Corporate Culture: No Predator Without Prey
One of our favorite investing scenarios is finding a company with a remarkable culture taking share from incumbents that seem unwilling or unable to change.
We’ve talked about identifying companies with virtuous corporate cultures, but today we’ll discuss the other side of the equation: incumbent laziness.
This is important because a culture’s value is relative. If every company in an industry has a positive corporate culture (i.e. customer-focused, willingness to change, etc.), the value of any individual culture is null. There can be no predator without prey.
To be sure, incumbents are incumbents for a reason. They’ve been successful. They’re filled with smart people. But according to Richard Rumelt in his book Good Strategy, Bad Strategy, two themes expose incumbents’ weaknesses: inertia and entropy.
Inertia of routine
When there’s a blueprint for success, you want an Optimizer leader to establish processes that maximize efficiency. If the status quo persists, then “this is the way we’ve always done it” works just fine. Problems arise when there’s a shock to the system – a disruptive technology, a new regulation, or a change in consumer behavior. The processes and routines that carried the company’s success now have declining value.
On paper, these routines can be remedied, but as Rumelt notes, “The barriers are the perceptions of top management.” In practice, managers are reluctant to fire or reassign employees who oversee obsolete processes. (And who can blame them? We’re all human.) A generous dividend policy can be sacrosanct to shareholders and any effort to change it, even when strategically necessary, can be futile. This is especially true today, as dividend-paying stocks are trading at a premium in low-interest rate environments.
Indeed, one of the reasons we sold our position in Time Warner a few years ago and bought Netflix was it became apparent that Time Warner was unwilling to change its dividend policy to keep up with Netflix on streaming content spending.
Inertia of culture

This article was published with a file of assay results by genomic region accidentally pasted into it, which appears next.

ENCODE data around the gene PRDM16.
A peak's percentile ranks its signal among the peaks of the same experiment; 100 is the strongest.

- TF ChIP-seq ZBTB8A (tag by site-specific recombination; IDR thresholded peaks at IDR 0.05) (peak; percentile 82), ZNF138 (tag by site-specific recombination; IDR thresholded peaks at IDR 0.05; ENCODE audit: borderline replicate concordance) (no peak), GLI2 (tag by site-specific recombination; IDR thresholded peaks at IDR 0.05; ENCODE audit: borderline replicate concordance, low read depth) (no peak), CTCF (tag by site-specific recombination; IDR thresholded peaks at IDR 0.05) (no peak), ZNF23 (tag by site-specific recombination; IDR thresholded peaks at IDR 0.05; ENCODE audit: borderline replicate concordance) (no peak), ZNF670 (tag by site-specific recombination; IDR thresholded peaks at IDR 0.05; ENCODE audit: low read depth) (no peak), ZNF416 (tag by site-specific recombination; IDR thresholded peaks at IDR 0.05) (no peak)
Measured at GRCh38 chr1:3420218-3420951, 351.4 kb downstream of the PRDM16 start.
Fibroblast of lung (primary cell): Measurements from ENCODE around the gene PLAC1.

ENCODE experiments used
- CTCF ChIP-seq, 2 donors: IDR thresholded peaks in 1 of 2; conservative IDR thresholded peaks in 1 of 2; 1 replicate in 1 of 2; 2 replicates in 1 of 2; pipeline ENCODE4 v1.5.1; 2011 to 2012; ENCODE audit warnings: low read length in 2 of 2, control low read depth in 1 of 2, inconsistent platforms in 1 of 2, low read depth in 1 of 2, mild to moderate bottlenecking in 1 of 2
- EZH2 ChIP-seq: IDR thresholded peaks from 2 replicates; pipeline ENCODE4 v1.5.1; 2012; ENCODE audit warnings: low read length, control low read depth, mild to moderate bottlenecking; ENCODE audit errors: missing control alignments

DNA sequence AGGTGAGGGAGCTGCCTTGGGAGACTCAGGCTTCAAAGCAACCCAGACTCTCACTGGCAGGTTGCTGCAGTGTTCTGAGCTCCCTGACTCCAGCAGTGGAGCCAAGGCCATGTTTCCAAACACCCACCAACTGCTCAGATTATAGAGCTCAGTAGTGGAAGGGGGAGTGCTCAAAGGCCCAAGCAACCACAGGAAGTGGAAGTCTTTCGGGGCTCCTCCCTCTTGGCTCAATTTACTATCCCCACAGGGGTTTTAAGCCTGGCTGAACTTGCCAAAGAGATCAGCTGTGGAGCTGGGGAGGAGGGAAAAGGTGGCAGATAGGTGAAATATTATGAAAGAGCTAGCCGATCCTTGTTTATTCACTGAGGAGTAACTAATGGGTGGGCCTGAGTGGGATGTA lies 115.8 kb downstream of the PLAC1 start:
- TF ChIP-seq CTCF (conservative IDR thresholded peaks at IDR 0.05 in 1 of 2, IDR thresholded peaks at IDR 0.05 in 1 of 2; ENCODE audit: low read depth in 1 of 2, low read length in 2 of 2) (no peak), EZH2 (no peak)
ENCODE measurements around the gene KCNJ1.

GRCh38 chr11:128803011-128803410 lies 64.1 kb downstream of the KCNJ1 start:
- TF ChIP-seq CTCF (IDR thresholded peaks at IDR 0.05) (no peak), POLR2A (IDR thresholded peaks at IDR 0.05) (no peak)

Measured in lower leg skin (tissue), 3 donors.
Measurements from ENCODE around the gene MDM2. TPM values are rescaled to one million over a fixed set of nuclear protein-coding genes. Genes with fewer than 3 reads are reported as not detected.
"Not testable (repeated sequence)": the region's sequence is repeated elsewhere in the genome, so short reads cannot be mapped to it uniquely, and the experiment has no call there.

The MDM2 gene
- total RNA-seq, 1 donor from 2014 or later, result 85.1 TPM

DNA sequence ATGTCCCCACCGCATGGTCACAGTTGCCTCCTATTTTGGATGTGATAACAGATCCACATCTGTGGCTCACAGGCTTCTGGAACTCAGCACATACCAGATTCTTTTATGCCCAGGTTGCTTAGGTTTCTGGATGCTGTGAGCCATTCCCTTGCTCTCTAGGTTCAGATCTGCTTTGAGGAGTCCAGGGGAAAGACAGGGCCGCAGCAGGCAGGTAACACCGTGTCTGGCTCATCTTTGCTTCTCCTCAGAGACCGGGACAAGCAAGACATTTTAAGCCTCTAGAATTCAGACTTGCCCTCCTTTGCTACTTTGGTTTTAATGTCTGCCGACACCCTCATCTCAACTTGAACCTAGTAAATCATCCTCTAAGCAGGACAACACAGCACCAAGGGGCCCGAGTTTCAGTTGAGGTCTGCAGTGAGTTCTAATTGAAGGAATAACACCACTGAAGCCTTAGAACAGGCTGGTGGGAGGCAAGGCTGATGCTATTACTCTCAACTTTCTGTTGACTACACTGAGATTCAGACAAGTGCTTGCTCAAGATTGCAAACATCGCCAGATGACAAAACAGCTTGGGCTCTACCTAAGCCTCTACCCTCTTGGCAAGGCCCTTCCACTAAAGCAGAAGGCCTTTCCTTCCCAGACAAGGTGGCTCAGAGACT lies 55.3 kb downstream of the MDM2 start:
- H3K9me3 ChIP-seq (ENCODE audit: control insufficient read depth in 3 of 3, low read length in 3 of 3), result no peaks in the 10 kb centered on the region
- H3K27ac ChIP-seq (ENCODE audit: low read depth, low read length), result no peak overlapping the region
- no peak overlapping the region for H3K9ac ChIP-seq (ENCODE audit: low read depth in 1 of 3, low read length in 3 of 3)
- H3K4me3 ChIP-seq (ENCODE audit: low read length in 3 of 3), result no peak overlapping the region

When the status quo changes, the values and norms exuded by management and followed by tenured staff may not be what the company needs to compete and thrive. In 2018, the average U.S. bank had a Net Promoter Score (NPS) of 35 out of 100, according to SATMETRIX, implying their customers were unlikely to recommend them to their friends. A 2016 survey by Ernst & Young of 55,000 banking customers found that only 26% have “complete trust that their banks will provide truly unbiased advice.”
One explanation for low customer satisfaction is that most banks – large banks in particular – are driven to minimize overhead costs. This often results in a lack of personal service.
First Republic Bank flips that model on its head. By focusing on customer service (it boasts an 81 NPS when considered the customer’s “lead bank”), including getting assigned to a personal banker, First Republic doesn’t have to spend as much on customer acquisition. Between 2007 and 2018, 75% of the bank’s growth came from existing clients and referrals.
Inertia by proxy
Rumelt writes that “A business may choose (author’s emphasis) to not respond to change or attack because responding would undermine still-valuable streams of profit. These streams of profit persist because of their customers’ inertia – a form of inertia by proxy.”
We’ve written extensively about the decline of many consumer brands that relied on search cost advantages established and perpetuated by superior advertising and distribution. It can be tempting for companies who benefit from customers’ inertia – e.g. buying the same brand again and again – to raise prices too much and risk mortgaging their moat.
Gillette razors are a classic case in point. With a market share over 70% in 2010, Gillette felt it could raise prices without sacrificing market share. And that worked for a while. But it also opened up the opportunity for direct-to-consumer upstarts like Harry’s and Dollar Shave Club to dramatically underprice Gillette. Their rapid growth showed underlying customer frustration with Gillette’s prices.
In 2016, with its market share down to 54%, Gillette cut razor prices by up to 20%.
Moat erosion typically begins behind castle walls. Without proper stewardship, a company – like an untended garden – will become disordered. Well-positioned competitors have a chance to storm the castle if management isn’t widening the moat.
Last year, we wrote about how the medical device company Masimo has been slowly taking market share in the pulse oximetry market from its once-dominant competitor, Nellcor (owned by Medtronic). We believe poor stewardship at Nellcor, when contrasted with Masimo’s exemplary stewardship, is a key reason this has occurred. Various owners passed Nellcor around over a 25-year period. In 2005, a federal court found that Nellcor (then owned by Tyco) had engaged in anti-competitive behavior to secure its then-70% market share in pulse oximetry.
Masimo capitalized on the opportunity to chip away at Nellcor’s dominance. Today, Masimo has about a 50% share of the U.S. pulse oximetry market.
It’s not enough to identify a company with a great corporate culture. For that culture to deliver consistent value, it must be up against competitors with weak cultures or poor stewardship. Knowing how to identify weak competition is critical to understanding the opportunity for strong companies.
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